4thWay® is shaped by investors, bank risk modellers and a senior debt specialist, and we're governed by our users to ensure our comparison services and research are trustworthy and complete.

Why are Wellesley’s interest rates different?

Wellesley’s P2P lending rates appear higher on its own website than on 4thWay®.

This is because we calculate Wellesley’s interest rates the same way most other P2P lending websites do. We do this so that you can compare the rates more easily and so that they show a more accurate picture of what you’ll earn.

Important information before you visit Wellesley & Co.

Wellesley & Co. is primarily a P2P lending website.

But, when you visit the Wellesley website, you’ll see that it also offers “bonds”. Unlike its P2P lending service, its bonds don’t allow you to lend directly to 100+ borrowers.

Instead, you lend to Wellesley and it lends to other borrowers.

We have not risk-rated either of those bonds, but we expect that their structure makes them more risky, particularly because you’re lending to just one borrower.

Got it

×

Why are Wellesley’s interest rates different?

Wellesley’s P2P lending rates appear higher on its own website than on 4thWay®.

This is because we calculate Wellesley’s interest rates the same way most other P2P lending websites do. We do this so that you can compare the rates more easily and so that they show a more accurate picture of what you’ll earn.

Important information before you visit Wellesley & Co.

Wellesley & Co. is primarily a P2P lending website.

But, when you visit the Wellesley website, you’ll see that it also offers two “bonds”, one of which is available as an ISA.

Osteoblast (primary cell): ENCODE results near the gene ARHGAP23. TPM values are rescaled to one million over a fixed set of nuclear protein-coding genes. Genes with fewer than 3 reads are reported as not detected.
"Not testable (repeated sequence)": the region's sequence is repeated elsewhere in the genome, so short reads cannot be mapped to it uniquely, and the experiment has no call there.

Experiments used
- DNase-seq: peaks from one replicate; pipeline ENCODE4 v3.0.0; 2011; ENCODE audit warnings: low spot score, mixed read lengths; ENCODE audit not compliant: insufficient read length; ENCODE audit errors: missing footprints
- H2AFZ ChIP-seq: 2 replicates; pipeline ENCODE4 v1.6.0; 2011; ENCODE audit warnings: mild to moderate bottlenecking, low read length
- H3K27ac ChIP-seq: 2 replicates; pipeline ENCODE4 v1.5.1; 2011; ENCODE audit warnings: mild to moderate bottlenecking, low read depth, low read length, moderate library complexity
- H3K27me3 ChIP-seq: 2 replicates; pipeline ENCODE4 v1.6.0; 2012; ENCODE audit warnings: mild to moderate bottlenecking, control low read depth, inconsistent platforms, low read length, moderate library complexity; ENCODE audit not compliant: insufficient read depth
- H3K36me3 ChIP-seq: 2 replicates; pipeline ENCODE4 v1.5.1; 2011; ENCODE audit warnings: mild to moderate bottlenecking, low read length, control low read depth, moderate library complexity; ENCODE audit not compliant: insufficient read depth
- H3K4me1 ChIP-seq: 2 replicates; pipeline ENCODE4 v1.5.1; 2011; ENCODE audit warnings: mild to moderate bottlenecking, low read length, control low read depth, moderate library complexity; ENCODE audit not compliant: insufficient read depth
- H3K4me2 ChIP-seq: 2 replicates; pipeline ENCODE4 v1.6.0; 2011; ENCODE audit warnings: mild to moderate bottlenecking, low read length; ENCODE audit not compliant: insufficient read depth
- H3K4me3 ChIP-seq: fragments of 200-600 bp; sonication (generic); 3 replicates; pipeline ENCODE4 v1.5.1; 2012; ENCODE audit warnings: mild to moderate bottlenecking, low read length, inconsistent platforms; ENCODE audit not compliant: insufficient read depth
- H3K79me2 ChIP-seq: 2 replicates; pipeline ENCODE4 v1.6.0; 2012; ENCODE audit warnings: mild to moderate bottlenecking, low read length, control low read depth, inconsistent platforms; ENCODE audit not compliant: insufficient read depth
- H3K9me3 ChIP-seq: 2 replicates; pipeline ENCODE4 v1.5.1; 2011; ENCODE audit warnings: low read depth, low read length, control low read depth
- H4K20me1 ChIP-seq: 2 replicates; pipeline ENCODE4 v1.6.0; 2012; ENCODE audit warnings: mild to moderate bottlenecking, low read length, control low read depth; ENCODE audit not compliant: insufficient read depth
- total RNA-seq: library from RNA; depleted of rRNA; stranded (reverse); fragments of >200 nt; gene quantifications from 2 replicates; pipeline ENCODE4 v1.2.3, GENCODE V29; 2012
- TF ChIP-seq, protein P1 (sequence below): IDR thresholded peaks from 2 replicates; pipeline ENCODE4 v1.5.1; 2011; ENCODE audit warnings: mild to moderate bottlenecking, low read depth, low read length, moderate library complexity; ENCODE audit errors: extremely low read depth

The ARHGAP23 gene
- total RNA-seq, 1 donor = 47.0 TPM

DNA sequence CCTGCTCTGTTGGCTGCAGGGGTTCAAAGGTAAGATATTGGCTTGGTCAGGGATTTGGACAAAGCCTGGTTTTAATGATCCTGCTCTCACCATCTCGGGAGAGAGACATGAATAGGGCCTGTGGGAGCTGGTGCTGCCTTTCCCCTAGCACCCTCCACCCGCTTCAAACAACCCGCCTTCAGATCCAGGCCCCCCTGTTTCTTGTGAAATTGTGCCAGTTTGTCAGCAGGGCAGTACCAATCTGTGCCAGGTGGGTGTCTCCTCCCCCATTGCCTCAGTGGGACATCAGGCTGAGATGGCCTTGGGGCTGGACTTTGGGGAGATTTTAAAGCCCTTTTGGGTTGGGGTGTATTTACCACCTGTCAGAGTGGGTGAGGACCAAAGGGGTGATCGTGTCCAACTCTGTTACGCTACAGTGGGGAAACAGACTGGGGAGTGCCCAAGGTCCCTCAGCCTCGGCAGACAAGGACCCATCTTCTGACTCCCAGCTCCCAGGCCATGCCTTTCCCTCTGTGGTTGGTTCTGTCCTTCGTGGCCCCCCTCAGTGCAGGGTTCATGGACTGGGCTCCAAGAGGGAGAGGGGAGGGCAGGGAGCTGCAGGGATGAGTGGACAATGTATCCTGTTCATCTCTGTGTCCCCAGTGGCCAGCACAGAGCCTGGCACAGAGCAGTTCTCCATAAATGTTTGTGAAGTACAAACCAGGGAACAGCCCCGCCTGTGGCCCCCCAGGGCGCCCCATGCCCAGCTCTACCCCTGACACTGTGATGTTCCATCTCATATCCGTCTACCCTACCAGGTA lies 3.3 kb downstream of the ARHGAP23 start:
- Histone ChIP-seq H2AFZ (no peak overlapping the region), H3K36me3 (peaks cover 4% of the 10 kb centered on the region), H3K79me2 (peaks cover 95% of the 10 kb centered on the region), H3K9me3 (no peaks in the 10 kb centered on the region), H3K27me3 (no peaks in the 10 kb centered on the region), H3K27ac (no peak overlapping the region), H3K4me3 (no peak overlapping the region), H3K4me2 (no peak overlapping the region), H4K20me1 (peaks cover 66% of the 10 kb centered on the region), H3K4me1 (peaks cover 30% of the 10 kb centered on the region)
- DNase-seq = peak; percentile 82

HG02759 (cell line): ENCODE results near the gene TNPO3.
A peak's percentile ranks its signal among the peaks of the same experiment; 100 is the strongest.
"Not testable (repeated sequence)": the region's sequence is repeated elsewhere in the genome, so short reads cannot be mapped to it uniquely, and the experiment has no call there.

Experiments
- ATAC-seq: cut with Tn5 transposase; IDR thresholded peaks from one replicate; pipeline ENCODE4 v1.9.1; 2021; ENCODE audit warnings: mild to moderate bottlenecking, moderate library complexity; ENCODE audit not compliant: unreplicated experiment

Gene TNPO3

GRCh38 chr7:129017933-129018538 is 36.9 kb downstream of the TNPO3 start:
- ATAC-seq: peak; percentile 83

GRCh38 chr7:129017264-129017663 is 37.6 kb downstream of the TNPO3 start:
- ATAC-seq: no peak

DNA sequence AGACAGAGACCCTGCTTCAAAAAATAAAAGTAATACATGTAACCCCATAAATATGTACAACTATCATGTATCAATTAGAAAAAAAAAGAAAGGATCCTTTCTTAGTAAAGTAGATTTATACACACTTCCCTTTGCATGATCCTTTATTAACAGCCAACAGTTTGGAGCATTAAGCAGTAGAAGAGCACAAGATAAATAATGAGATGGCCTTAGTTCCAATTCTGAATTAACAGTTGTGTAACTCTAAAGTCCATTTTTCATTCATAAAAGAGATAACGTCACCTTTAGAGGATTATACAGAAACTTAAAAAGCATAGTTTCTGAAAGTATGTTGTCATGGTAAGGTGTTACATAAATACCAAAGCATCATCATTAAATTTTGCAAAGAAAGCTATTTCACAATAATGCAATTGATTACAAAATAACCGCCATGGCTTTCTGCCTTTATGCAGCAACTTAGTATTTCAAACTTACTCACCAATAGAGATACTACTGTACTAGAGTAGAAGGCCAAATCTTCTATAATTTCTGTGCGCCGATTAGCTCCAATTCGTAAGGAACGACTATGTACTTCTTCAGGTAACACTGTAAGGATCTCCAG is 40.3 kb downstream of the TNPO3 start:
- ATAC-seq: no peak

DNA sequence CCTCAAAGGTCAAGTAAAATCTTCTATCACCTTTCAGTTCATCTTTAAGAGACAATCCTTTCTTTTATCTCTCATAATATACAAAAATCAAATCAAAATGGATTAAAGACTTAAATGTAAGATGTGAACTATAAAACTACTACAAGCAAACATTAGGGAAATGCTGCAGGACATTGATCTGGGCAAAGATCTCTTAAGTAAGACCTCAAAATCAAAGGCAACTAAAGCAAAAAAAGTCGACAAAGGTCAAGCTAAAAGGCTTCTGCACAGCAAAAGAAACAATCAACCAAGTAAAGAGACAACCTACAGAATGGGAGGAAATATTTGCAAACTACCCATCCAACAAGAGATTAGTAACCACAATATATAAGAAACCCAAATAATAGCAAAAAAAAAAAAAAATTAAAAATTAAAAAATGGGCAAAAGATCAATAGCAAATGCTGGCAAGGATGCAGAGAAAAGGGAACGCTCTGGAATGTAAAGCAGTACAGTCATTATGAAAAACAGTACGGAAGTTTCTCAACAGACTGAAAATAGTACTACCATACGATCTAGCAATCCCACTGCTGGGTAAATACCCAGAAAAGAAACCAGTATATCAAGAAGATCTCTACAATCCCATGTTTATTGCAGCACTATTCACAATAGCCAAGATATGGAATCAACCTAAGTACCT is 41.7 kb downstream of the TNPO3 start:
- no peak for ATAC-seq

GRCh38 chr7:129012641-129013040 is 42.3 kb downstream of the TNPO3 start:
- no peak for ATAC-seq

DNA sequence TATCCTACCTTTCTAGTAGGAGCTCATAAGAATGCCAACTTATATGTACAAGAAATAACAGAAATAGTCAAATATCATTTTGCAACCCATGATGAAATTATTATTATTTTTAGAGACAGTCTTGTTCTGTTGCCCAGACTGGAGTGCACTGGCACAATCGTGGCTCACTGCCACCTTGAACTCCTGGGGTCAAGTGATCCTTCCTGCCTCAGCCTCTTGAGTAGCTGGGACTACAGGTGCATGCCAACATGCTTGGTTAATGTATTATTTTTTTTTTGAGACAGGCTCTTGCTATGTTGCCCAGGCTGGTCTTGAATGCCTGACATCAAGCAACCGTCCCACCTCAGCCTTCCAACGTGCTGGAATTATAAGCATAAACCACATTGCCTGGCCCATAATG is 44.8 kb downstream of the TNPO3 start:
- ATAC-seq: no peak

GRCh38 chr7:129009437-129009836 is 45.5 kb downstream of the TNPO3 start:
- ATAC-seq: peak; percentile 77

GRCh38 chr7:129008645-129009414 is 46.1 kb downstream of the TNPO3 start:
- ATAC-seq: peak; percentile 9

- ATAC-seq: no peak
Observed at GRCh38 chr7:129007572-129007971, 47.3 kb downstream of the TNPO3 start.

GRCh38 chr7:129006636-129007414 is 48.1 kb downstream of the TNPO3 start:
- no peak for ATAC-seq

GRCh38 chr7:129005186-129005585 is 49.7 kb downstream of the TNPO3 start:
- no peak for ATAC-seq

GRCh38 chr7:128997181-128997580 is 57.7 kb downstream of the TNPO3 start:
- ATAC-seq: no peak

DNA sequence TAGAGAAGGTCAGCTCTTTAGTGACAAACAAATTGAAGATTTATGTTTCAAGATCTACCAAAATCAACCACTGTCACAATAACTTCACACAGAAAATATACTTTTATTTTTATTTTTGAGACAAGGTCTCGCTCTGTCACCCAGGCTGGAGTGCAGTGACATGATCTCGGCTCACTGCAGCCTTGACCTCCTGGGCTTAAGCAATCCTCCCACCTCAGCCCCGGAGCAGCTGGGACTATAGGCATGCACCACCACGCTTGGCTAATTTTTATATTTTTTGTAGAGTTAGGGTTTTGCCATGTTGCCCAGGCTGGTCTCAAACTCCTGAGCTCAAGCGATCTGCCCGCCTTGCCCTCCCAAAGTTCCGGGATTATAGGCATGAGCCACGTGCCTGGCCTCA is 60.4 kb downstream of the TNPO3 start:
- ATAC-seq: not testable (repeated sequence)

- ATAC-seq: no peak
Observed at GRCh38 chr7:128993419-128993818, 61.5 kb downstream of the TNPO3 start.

Unlike its P2P lending service, neither of these bonds allows you to lend directly to 100+ borrowers.

Instead, you lend to Wellesley and it lends to other borrowers.

We have not risk-rated either of those bonds, but we expect that their structure makes them more risky, particularly because you’re lending to just one borrower.

Got it

×

Why are Wellesley’s interest rates different?

Wellesley’s P2P lending rates appear higher on its own website than on 4thWay®.

This is because we calculate Wellesley’s interest rates the same way most other P2P lending websites do. We do this so that you can compare the rates more easily and so that they show a more accurate picture of what you’ll earn.

Important information before you visit Wellesley & Co.

Wellesley & Co. is primarily a P2P lending website.

But, when you visit the Wellesley website, you’ll see that it also offers two “bonds”, one of which is available as an ISA.

Unlike its P2P lending service, neither of these bonds allows you to lend directly to 100+ borrowers.

Instead, you lend to Wellesley and it lends to other borrowers.

We have not risk-rated either of those bonds, but we expect that their structure makes them more risky, particularly because you’re lending to just one borrower.

Got it

×

Why are Orchard’s interest rates different?

Orchard’s lending rates appear higher on its own website than on 4thWay®.

This is because we calculate Orchard’s interest rates the same way most other P2P lending websites do. We do this so that you can compare the rates more easily and so that they show a more accurate picture of what you’ll earn.

Got it

×

Why are Wellesley’s interest rates different?

Wellesley’s P2P lending rates appear higher on its own website than on 4thWay®.

This is because we calculate Wellesley’s interest rates the same way most other P2P lending websites do. We do this so that you can compare the rates more easily and so that they show a more accurate picture of what you’ll earn.

Important information before you visit Wellesley & Co.

Wellesley & Co. is primarily a P2P lending website.

But, when you visit the Wellesley website, you’ll see that it also offers “bonds”. Unlike its P2P lending service, its bonds don’t allow you to lend directly to 100+ borrowers.

Instead, you lend to Wellesley and it lends to other borrowers.

We have not risk-rated either of those bonds, but we expect that their structure makes them more risky, particularly because you’re lending to just one borrower.

Got it

×
Back to top